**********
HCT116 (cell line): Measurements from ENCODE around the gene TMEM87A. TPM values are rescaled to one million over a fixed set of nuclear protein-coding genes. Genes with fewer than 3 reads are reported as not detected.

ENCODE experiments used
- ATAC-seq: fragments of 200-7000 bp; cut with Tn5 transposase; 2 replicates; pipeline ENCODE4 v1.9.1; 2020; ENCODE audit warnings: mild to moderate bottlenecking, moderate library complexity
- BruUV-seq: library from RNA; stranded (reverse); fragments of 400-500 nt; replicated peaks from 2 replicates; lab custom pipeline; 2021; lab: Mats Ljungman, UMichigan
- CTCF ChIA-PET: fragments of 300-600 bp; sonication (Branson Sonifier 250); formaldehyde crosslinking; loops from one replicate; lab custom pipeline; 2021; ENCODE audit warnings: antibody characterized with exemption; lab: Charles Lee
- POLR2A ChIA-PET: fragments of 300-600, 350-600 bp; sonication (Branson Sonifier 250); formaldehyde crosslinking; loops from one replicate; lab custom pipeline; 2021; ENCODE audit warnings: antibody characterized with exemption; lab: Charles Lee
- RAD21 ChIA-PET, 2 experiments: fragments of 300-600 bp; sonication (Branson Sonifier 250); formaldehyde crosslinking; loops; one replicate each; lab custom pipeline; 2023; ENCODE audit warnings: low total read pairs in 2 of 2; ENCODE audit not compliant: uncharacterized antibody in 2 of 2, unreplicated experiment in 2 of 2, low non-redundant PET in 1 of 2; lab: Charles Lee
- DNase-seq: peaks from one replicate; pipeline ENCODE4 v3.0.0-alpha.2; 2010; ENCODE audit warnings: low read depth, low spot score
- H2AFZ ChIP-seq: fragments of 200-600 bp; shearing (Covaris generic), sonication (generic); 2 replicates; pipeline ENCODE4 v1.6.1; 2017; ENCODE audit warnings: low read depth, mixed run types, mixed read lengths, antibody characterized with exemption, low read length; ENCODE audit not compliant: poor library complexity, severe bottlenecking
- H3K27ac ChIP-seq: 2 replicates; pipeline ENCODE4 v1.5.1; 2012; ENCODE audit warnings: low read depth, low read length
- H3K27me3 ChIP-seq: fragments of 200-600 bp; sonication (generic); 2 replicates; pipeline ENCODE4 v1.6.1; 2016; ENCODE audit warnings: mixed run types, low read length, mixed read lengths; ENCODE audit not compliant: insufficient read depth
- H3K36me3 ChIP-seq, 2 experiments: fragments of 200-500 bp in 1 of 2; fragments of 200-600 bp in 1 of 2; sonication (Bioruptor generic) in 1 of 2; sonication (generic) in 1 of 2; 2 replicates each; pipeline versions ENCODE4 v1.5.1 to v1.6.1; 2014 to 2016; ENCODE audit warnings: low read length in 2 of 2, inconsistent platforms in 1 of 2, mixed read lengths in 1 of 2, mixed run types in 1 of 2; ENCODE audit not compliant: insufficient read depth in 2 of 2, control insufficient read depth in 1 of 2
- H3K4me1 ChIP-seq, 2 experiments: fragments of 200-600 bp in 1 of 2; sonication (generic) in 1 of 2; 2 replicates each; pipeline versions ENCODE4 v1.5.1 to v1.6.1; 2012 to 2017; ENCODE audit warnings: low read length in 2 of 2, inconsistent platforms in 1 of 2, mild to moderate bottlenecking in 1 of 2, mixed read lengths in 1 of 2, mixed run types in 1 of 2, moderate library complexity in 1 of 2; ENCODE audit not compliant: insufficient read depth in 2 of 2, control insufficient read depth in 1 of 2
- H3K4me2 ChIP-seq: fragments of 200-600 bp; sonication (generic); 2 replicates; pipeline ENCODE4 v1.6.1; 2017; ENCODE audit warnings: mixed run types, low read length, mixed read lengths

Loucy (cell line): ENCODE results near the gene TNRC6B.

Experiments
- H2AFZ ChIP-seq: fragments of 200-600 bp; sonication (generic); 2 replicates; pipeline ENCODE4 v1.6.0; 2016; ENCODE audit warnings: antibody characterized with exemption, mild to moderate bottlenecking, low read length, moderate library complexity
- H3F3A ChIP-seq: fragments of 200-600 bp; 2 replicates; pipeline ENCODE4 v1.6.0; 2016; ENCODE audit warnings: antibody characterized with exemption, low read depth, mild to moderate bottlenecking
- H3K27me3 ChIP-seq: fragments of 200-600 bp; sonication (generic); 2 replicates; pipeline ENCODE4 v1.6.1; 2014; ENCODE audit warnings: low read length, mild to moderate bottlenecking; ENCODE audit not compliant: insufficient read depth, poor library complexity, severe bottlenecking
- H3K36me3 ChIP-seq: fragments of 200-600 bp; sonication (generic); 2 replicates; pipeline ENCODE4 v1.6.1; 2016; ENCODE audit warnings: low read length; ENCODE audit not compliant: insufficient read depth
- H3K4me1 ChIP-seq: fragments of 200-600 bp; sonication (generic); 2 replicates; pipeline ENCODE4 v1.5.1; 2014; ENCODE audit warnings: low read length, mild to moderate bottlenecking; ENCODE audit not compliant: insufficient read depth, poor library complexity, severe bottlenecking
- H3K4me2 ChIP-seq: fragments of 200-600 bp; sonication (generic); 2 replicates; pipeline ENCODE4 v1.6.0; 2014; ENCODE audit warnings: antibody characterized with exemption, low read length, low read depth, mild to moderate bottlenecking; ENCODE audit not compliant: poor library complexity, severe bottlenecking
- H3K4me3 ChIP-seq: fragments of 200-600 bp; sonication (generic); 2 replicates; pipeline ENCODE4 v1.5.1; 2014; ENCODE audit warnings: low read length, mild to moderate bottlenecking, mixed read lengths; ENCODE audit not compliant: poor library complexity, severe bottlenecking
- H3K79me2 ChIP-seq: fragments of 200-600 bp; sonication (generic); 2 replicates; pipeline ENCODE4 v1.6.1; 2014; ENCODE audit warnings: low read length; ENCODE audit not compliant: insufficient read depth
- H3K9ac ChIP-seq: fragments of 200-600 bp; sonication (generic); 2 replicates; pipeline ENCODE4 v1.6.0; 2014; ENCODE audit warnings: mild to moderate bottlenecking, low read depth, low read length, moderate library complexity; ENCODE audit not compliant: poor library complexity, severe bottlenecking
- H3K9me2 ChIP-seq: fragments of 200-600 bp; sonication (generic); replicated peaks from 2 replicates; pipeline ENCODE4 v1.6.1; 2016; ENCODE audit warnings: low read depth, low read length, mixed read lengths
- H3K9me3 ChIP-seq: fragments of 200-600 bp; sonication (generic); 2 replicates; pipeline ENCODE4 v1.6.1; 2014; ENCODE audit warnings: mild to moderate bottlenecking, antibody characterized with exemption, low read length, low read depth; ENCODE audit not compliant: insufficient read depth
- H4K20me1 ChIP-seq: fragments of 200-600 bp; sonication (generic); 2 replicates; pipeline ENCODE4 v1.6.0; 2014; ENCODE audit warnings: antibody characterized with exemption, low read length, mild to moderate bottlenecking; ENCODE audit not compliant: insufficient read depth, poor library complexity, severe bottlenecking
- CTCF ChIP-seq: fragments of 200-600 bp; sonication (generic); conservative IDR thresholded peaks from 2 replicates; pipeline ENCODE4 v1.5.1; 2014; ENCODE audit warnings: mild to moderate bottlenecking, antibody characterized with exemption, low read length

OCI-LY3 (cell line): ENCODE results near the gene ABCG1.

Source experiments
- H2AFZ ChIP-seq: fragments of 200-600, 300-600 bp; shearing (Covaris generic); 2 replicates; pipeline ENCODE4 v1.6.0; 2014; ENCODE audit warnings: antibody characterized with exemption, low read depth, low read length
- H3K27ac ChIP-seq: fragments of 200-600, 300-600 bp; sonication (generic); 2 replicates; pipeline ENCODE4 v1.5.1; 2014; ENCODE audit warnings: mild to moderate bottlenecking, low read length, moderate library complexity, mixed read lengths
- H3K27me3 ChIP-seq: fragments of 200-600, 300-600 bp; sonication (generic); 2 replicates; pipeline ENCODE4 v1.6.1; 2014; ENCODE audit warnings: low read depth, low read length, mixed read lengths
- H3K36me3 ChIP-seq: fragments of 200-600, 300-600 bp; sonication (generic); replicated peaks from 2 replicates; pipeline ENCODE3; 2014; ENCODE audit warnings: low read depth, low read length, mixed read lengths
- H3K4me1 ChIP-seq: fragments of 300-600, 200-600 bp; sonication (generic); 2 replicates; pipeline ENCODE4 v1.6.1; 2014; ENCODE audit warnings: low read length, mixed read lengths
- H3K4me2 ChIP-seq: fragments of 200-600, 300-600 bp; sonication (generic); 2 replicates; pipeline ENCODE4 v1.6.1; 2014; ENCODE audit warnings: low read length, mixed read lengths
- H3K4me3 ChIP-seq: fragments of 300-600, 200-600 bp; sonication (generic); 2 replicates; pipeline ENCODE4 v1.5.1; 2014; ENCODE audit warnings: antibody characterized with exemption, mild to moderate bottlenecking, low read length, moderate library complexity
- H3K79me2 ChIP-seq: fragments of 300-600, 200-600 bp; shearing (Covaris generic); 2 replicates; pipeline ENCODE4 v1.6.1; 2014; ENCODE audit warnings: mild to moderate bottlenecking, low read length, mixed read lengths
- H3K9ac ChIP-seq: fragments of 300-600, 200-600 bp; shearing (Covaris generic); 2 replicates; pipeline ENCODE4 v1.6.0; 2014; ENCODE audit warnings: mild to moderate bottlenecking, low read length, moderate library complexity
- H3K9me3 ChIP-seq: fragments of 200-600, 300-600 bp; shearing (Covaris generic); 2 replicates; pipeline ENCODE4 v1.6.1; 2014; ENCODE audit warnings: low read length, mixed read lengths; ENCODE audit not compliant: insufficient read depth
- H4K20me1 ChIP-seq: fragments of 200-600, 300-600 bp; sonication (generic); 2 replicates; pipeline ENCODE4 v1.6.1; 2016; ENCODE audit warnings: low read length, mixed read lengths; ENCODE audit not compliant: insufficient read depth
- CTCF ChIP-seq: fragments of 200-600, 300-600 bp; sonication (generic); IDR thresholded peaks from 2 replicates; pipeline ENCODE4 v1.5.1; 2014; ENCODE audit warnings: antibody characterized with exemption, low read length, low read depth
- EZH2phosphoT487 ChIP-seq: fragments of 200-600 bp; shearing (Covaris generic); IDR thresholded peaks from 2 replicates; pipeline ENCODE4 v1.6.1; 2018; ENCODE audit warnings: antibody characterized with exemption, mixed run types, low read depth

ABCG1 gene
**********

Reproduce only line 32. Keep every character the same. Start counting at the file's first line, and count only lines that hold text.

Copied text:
- H2AFZ ChIP-seq: fragments of 200-600, 300-600 bp; shearing (Covaris generic); 2 replicates; pipeline ENCODE4 v1.6.0; 2014; ENCODE audit warnings: antibody characterized with exemption, low read depth, low read length